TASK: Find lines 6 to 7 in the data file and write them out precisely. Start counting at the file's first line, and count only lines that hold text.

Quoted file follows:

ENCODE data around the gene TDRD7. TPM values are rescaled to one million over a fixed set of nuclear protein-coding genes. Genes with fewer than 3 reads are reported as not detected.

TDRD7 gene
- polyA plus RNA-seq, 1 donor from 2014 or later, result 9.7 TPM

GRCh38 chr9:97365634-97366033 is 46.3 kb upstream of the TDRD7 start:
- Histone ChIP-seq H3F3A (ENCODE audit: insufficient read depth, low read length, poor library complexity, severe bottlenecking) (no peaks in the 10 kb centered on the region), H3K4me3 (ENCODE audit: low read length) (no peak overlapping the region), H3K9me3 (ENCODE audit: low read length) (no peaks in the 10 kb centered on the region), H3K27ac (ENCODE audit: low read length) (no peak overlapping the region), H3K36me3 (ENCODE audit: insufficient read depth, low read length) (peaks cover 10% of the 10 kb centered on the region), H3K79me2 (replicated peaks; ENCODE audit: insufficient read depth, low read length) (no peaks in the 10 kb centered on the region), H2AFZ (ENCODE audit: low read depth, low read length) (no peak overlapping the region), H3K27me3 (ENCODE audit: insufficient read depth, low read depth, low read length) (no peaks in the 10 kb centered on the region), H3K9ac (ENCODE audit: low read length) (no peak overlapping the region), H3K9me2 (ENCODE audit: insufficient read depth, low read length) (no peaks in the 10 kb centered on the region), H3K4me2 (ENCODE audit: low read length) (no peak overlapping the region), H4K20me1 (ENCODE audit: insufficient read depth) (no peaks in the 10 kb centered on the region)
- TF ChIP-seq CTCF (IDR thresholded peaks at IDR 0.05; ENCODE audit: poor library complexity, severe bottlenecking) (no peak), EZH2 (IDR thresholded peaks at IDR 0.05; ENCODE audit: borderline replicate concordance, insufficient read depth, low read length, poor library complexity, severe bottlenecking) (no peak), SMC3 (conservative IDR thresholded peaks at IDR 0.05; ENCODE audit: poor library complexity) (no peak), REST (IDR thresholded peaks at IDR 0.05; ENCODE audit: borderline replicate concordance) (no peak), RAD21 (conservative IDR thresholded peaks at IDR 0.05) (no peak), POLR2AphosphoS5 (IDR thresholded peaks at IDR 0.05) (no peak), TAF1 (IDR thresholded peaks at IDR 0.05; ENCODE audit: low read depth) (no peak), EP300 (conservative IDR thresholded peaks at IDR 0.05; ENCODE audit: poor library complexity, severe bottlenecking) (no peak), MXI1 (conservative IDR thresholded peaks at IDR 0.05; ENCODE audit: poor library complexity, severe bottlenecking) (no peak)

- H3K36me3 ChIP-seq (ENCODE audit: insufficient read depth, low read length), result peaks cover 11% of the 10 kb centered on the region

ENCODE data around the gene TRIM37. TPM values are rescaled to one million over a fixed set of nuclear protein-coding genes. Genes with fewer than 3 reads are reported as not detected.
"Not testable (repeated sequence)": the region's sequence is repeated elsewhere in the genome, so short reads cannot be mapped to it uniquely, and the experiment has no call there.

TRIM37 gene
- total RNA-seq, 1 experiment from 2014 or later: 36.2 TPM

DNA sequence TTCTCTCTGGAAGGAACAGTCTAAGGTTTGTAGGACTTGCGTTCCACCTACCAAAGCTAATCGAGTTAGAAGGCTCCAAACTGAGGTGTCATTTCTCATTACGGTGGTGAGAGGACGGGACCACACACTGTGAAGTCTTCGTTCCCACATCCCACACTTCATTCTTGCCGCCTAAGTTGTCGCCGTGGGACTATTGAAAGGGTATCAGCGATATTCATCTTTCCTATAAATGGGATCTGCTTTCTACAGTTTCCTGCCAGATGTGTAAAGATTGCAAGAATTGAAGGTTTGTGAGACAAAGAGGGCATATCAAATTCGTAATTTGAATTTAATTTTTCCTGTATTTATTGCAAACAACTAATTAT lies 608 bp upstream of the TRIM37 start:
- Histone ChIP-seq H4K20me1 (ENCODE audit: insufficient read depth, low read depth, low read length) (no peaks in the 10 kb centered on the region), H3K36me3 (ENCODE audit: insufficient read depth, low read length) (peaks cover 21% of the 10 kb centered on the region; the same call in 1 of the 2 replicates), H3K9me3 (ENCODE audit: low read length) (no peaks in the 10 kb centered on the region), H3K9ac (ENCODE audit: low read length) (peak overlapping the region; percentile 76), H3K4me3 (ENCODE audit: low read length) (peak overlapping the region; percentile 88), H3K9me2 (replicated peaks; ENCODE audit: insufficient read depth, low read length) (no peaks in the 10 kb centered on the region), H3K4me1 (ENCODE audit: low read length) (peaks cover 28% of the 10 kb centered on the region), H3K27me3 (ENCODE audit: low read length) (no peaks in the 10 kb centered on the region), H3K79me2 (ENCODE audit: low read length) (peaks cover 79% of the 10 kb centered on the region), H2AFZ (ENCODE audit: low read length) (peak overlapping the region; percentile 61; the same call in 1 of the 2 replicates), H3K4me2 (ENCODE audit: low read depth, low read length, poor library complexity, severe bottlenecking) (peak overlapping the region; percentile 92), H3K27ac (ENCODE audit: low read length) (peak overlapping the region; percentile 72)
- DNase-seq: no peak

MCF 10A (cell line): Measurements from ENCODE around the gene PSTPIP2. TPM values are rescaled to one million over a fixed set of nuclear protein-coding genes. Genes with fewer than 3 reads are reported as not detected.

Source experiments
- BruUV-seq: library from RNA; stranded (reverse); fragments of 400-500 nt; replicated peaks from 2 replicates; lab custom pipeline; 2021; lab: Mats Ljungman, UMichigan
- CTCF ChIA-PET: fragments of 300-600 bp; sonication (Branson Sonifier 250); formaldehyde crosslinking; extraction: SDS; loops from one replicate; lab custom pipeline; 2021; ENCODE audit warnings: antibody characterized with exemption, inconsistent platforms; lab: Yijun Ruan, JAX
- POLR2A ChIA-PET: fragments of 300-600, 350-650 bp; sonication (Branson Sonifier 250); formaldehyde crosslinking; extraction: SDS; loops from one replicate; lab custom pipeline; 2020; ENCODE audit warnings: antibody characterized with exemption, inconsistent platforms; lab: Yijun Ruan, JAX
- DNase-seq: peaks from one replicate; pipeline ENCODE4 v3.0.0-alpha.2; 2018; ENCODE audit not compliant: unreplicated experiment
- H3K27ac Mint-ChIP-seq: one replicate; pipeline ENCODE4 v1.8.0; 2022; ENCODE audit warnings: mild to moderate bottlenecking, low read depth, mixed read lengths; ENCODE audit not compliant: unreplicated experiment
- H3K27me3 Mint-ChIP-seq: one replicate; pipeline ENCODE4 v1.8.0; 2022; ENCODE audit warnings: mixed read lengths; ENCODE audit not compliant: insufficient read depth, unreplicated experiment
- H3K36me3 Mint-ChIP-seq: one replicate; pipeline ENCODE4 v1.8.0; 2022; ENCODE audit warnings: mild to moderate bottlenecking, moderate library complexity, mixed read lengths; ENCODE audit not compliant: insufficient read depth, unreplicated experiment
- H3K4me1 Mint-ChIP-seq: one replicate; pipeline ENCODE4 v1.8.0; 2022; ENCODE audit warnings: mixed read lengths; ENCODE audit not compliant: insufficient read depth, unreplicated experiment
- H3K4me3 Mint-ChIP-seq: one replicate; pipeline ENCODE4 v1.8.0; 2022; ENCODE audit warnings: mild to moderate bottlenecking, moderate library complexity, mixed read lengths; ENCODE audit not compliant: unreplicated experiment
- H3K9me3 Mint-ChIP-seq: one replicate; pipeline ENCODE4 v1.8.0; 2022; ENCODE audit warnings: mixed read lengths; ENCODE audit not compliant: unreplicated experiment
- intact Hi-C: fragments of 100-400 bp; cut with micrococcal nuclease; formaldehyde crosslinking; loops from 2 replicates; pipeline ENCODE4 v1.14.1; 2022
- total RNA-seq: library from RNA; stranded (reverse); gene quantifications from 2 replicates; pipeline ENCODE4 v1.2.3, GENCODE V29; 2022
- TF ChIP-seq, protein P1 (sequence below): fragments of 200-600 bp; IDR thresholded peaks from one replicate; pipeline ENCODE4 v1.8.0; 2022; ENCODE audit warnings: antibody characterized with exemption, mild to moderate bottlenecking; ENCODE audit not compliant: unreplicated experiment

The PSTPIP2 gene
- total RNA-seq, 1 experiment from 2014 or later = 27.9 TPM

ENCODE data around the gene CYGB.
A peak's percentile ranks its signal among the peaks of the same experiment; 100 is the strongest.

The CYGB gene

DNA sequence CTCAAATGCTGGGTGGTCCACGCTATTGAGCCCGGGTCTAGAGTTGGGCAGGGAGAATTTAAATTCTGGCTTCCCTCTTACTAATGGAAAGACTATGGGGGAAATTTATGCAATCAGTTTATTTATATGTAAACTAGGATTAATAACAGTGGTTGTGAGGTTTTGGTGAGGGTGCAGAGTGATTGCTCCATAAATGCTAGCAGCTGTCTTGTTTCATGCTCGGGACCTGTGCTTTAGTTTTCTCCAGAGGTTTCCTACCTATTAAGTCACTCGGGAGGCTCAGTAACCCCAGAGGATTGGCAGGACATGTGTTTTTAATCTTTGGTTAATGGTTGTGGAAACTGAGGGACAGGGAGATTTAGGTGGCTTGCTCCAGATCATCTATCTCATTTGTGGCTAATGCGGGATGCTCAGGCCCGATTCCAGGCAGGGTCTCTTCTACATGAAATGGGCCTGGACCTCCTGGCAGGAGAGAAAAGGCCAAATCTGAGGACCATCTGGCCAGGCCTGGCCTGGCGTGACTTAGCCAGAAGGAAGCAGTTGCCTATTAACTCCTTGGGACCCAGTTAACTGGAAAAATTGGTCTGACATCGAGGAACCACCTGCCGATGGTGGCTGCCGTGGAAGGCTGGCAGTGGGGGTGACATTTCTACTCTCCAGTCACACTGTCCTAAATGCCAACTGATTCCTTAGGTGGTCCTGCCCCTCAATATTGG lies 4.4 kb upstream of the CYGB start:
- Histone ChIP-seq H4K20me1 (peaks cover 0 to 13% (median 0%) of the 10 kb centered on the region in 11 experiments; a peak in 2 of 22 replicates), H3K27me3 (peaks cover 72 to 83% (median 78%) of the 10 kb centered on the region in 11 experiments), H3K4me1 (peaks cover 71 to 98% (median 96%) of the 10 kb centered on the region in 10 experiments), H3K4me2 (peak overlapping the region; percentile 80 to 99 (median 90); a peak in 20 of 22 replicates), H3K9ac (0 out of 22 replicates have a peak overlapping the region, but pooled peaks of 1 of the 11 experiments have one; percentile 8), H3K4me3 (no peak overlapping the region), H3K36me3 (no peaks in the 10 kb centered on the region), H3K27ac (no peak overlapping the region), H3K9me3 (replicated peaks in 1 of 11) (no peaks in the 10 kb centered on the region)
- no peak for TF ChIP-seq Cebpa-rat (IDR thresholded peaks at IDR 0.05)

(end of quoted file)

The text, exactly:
- TF ChIP-seq CTCF (IDR thresholded peaks at IDR 0.05; ENCODE audit: poor library complexity, severe bottlenecking) (no peak), EZH2 (IDR thresholded peaks at IDR 0.05; ENCODE audit: borderline replicate concordance, insufficient read depth, low read length, poor library complexity, severe bottlenecking) (no peak), SMC3 (conservative IDR thresholded peaks at IDR 0.05; ENCODE audit: poor library complexity) (no peak), REST (IDR thresholded peaks at IDR 0.05; ENCODE audit: borderline replicate concordance) (no peak), RAD21 (conservative IDR thresholded peaks at IDR 0.05) (no peak), POLR2AphosphoS5 (IDR thresholded peaks at IDR 0.05) (no peak), TAF1 (IDR thresholded peaks at IDR 0.05; ENCODE audit: low read depth) (no peak), EP300 (conservative IDR thresholded peaks at IDR 0.05; ENCODE audit: poor library complexity, severe bottlenecking) (no peak), MXI1 (conservative IDR thresholded peaks at IDR 0.05; ENCODE audit: poor library complexity, severe bottlenecking) (no peak)

- H3K36me3 ChIP-seq (ENCODE audit: insufficient read depth, low read length), result peaks cover 11% of the 10 kb centered on the region